So far the most interesting scandal of the London 2012 Olympics has been the match-fixing in badminton. Yep. The shuttlecock for four Asian teams has taken its final dive.
It appears the landslide of lazy play started with a Chinese pair attempting to lose so as not to face a fellow Chinese team in the semifinal round. (They were attempting to shift into a different bracket.)
The opposing South Korean team quickly caught onto the ruse (if you could call serving repeatedly into the net a ruse) and attempted half-heartedly to under play the underplayers. Things spiraled from there in a manner most Westerners would consider comical but most Easterners considered shameful.
China’s defending olympic champion announced her retirement (as yet unconfirmed by the Chinese authorities). Overall, four teams where disqualified and sent home.
I realize there are some cultural differences at play here. Badminton to me is a backyard game played between siblings and cousins. The main impetus to keep the “birdie” aloft is to keep the dog from chewing it up thus prematurely ending the game.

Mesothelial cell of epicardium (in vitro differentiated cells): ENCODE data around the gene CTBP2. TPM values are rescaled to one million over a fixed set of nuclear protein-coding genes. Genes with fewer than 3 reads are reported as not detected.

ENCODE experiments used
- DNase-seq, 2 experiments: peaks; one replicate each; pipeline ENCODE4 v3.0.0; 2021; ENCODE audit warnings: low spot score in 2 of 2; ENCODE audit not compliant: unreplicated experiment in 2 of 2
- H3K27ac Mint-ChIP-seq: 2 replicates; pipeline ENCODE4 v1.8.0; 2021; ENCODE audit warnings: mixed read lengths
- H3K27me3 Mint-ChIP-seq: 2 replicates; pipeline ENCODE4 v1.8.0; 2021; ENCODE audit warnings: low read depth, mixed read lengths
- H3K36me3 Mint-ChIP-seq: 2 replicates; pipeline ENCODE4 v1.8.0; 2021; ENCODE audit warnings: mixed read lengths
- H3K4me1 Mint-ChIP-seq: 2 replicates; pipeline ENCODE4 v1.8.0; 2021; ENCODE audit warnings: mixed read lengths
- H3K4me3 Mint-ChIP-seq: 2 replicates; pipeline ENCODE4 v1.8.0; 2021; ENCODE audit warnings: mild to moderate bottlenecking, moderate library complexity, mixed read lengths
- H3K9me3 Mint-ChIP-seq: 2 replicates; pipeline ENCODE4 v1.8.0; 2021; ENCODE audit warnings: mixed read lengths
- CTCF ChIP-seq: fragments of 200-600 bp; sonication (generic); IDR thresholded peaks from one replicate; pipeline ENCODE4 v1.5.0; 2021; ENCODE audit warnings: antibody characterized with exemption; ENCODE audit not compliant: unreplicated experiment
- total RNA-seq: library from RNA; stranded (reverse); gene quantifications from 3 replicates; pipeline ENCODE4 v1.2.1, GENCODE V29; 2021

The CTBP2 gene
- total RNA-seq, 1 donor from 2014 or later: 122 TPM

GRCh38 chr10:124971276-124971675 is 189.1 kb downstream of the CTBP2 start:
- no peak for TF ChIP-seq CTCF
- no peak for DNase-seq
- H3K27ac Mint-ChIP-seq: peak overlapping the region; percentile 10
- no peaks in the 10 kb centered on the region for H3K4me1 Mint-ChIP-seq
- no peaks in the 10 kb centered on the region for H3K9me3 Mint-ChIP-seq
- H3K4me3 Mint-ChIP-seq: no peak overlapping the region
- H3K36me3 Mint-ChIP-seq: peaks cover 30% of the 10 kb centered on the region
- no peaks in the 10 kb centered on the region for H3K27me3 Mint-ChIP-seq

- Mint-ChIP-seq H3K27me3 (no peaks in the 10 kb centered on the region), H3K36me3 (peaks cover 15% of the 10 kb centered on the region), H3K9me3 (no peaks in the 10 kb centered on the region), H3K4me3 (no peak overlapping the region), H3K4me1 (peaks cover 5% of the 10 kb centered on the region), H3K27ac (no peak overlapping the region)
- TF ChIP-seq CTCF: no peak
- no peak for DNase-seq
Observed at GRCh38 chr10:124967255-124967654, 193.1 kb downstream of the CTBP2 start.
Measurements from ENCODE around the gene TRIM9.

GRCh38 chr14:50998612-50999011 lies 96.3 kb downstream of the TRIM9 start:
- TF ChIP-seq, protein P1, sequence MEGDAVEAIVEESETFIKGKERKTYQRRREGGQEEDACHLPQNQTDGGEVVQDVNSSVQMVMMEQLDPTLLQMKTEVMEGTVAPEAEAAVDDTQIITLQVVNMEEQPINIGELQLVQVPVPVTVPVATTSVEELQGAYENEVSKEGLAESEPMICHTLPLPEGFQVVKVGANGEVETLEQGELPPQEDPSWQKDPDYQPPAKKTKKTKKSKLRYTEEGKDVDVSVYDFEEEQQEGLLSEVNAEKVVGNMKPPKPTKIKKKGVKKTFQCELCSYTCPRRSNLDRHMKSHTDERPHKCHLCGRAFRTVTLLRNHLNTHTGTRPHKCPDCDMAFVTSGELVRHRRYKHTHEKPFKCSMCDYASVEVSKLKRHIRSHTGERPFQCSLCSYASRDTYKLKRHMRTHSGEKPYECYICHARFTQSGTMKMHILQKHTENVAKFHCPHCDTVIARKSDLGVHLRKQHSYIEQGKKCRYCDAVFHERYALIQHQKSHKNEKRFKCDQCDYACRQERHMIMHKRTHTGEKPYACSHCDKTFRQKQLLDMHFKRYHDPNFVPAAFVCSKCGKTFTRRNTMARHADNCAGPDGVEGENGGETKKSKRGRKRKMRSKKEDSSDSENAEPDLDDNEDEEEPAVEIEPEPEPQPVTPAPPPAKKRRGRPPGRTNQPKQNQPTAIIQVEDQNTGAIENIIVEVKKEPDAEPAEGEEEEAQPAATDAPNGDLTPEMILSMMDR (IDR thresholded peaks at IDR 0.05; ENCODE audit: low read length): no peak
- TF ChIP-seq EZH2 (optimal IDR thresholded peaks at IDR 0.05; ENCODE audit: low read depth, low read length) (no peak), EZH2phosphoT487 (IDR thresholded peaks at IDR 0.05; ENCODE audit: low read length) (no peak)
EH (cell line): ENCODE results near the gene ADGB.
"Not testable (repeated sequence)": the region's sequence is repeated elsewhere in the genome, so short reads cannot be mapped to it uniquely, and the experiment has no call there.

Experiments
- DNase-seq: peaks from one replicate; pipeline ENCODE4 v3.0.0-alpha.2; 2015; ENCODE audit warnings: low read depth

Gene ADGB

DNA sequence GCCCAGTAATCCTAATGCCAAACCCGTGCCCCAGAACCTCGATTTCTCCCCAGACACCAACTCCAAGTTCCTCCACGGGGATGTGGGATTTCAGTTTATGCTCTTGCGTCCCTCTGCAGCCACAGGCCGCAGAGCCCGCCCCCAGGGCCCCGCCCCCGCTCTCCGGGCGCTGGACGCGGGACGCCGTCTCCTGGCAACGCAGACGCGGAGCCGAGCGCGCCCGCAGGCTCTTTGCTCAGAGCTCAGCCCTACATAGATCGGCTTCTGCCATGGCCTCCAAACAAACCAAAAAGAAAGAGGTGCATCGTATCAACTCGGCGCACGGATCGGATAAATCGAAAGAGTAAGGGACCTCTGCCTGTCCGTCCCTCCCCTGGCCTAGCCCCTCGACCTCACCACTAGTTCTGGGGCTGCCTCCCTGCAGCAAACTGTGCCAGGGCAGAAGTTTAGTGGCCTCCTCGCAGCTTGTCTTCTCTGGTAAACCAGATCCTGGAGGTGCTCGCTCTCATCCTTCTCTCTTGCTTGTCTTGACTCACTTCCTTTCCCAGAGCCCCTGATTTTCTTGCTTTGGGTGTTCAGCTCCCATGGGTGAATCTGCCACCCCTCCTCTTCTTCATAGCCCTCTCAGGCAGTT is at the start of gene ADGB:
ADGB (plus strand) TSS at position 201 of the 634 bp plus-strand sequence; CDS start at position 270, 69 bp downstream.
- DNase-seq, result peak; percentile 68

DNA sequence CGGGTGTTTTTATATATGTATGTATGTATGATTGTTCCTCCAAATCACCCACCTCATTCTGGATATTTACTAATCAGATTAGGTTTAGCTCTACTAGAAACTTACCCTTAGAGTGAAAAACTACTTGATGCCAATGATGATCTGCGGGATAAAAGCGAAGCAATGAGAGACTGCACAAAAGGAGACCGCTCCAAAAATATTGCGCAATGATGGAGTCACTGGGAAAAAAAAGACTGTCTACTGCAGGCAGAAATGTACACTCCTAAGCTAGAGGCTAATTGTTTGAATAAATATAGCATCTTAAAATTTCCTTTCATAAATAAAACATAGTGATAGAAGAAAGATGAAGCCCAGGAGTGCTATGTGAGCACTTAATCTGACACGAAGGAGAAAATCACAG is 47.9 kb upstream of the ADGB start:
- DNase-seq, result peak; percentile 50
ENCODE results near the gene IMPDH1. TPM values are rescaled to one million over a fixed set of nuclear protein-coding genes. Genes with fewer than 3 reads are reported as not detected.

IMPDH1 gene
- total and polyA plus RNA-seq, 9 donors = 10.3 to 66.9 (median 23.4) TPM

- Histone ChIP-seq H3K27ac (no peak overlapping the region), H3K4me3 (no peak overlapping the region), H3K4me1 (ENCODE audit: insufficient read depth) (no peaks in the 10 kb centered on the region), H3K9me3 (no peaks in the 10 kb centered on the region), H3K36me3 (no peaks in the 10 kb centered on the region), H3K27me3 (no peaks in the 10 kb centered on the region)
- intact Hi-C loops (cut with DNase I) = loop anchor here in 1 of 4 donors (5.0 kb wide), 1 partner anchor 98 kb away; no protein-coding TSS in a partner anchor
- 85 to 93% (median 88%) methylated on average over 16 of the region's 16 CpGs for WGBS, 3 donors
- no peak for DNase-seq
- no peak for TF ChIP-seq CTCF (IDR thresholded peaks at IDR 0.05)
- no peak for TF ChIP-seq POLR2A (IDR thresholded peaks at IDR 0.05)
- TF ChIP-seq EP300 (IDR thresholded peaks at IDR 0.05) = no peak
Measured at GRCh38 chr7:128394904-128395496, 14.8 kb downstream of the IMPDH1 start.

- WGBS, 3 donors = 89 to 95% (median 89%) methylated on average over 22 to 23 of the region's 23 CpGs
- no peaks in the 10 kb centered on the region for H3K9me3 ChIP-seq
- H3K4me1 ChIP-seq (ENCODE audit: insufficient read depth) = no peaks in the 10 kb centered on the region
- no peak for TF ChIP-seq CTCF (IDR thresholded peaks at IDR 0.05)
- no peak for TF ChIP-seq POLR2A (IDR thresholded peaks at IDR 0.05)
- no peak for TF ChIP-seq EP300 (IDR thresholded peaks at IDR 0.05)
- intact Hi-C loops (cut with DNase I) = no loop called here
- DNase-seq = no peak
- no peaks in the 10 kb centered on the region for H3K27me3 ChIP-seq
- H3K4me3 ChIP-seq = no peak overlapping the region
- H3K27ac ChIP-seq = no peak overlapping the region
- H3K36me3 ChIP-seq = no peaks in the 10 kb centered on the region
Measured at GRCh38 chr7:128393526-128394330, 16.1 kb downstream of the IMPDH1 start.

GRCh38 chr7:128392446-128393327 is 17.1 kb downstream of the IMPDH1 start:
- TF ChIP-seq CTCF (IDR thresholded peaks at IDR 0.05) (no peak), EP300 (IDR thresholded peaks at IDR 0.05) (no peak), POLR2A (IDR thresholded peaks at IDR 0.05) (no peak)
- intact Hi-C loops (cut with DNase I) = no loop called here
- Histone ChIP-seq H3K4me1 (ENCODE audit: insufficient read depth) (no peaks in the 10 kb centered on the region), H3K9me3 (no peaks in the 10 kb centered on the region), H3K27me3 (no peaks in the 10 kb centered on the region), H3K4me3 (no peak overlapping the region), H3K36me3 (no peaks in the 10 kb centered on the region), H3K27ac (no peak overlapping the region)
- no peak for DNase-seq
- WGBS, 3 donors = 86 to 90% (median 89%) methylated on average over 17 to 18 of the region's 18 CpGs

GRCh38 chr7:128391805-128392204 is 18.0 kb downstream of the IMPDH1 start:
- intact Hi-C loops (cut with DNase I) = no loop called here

But why should anyone be surprised by this sort of play? NBA fans have come to expect it. Not that pro franchises in the U.S. are trying to lose, so much as they are trying to win with as little expenditure as possible until the playoffs.
That same phenomena is at play in olympic badminton, is it not? These teams weren’t trying to lose it all. They were simply trying to find the easiest way to win at the big dance. This is what professional athletes are all about.
That is exactly the reason the olympics should try harder to consist of amateur sports. Barring that (seeing how it’s pretty unrealistic at this point), the International Olympic Committee should forfeit its rose-tinted glasses and endeavor to structure contests around the lazy-pro-athelete mentality.
Rather than pretending these athletes will uphold some higher moral standard while playing for olympic medals and then punishing them when they get busted for not doing so, competition should be structured such that any and all means can be taken toward victory (via single elimination, etc.).
If throwing a match can be considered a winning strategy then how can authorities blame pro-atheltes for trying it? Hell, if I could sell more of my books by writing a crappy one, I’d do it!